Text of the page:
In our previous blog, we've told you about 5 things no one ever tells you about perfume. And because our mission is to provide you with knowledge that will make your shopping experience and perfume use as easy and fun as possible, we have prepared a second round of must-know things no one tells you about perfume.
Perfume (Photo: Pexels)
6. Can perfume be an aphrodisiac?
"Perfume is an aphrodisiac as certain notes have the power to trigger a biochemical response and arousal in both men and women."
Perfume can undoubtedly make the wearer feel sexy. Although scent is subjective, there is proof that certain notes trigger a biochemical response and arousal in both men and women. Artificial fragrances have been used for thousands of years to manipulate personal odor. And although you are likely to be attracted to any scent that reminds you of your lover, fragrances like ginger, vanilla, rose, jasmine, saffron, cinnamon and others, may prompt an instant attraction and intuitive sensual response as these scents are proven aphrodisiacs.
7. Mixing scents?
"Not such a great idea, because if you try out more than three fragrances in a row, you can suffer from olfactory fatigue."
Not a great idea. »When shopping in a store, only test two fragrances at a time ... one on either arm,« says Milèo, from Milèo Ney York. Why? Experts say that if you try out more than three fragrances in a row, you can suffer from olfactory fatigue. That is why you see coffee beans in perfume stores. They help consumers clear and rest their nasal passages, so they can test out and smell more fragrances at the time.
Lotion (Photo: Pexels)
8. Applying lotion first?
"Hydrated, warm skin holds fragrance best, so apply your perfume right after the shower or bath."
Before applying any fragrance, you might want to dab your skin with your favorite lotion to moisturize the area. »Hydrated, warm skin holds fragrance best, so apply your perfume right after the shower or bath,« says Milèo. »If you're already up and about, simply apply a lip balm to your pulse points (wrists, neck, elbows) and then apply perfume to those spots. The waxy texture of the balm will melt as your skin heats up to hold the fragrance and help it last longer.«
9. Does perfume impact mood?
"Aristotle and Plato described olfactory perception as strongly related to human emotions."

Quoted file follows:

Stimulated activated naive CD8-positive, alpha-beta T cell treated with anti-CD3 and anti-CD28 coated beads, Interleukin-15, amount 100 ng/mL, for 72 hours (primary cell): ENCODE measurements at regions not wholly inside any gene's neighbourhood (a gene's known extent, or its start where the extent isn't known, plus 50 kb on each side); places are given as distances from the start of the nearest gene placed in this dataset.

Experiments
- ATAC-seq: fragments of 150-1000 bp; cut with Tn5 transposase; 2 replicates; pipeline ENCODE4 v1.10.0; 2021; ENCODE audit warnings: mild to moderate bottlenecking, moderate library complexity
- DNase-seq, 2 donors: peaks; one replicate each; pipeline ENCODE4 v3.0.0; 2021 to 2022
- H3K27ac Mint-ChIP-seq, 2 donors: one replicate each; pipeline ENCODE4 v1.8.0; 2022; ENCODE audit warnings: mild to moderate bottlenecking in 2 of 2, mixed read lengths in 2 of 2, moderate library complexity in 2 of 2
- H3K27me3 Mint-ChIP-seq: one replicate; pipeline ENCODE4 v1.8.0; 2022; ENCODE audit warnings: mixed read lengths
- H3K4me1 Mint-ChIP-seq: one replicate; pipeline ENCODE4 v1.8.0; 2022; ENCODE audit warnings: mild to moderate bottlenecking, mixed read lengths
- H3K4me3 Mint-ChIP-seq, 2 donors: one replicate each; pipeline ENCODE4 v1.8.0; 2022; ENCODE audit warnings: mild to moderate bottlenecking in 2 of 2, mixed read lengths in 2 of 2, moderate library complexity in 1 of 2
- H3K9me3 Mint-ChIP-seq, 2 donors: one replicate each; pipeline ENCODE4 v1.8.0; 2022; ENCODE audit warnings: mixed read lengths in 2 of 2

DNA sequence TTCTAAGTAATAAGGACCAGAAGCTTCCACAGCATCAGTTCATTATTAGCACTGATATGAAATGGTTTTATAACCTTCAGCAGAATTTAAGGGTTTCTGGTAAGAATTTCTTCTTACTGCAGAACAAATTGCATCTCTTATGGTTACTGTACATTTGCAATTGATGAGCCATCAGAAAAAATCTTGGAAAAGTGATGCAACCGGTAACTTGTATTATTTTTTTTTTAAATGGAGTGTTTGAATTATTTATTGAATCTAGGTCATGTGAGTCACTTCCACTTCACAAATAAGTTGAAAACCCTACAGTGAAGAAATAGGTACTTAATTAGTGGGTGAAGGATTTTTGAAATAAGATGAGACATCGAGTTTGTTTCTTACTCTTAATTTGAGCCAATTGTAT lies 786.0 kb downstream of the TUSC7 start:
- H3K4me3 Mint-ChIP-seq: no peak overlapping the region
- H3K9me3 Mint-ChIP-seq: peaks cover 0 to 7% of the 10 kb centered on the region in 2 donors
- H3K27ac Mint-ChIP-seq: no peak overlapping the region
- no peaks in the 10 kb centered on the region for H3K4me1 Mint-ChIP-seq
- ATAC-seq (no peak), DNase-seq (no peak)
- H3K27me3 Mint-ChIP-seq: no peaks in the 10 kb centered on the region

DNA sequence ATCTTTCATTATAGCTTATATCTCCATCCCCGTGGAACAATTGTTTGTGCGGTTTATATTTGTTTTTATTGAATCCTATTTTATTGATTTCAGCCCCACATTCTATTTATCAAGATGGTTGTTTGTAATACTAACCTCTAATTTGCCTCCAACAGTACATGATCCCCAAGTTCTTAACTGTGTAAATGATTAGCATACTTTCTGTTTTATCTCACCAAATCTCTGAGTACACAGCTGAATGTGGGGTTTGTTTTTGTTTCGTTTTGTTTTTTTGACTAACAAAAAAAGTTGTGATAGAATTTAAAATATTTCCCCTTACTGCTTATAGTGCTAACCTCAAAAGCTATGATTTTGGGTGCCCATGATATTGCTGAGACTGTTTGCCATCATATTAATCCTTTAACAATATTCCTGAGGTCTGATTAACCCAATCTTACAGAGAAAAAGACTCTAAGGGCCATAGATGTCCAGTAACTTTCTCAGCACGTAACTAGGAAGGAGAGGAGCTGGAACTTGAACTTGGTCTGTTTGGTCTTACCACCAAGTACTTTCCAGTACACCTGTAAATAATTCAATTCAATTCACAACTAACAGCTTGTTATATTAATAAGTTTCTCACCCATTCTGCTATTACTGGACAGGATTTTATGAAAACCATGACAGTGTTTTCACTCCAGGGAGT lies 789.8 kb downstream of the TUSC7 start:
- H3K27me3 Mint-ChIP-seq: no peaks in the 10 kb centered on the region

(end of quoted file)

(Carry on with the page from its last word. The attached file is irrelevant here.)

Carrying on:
In the ancient Greco‐Latin civilizations, Aristotle and Plato described olfactory perception as strongly related to human emotions (LeGuérer, 1992) Different perfumes have their own impact on the mood because of the various ingredients that can lift up your spirits. Research, conducted in 2005 (A.N. Rétiveau, E. Chambers & G.A. Milliken) showed that pleasant fragrances can positively influence mood and specific sensory characteristics. However, Milèo points out that: »the catch is the fragrance must be organic or botanically-based, not synthetic.« So try some organic fragrances based on lavender, rose or grapefruit notes.
10. Rubbing your wrists when applying perfume?
"Not recommender, because if you rub your wrists together, you spoil those light-molecule top notes as the friction between the perfume and your skin's natural oils »rushes the fragrance."
While spraying perfume on your wrists is the correct move (applying it to pulse points), rubbing them together is not recommended. Typically, complex scents are a combination of top notes, heart notes and base notes. Top notes are more delicate, lighter, and dissipate most quickly; base notes are heavier molecules, longer-lasting. And if you rub your wrists together right after putting on your favorite fragrance, you spoil those light-molecule top notes. The friction between the perfume and your skin's natural oils »rushes the fragrance,« says Mr. Frémont, a Master Perfumer. In effect, he says, you're fast-forwarding your scent experience, bypassing the opening and going straight to the heart notes and like-so dull out the top notes of a fragrance.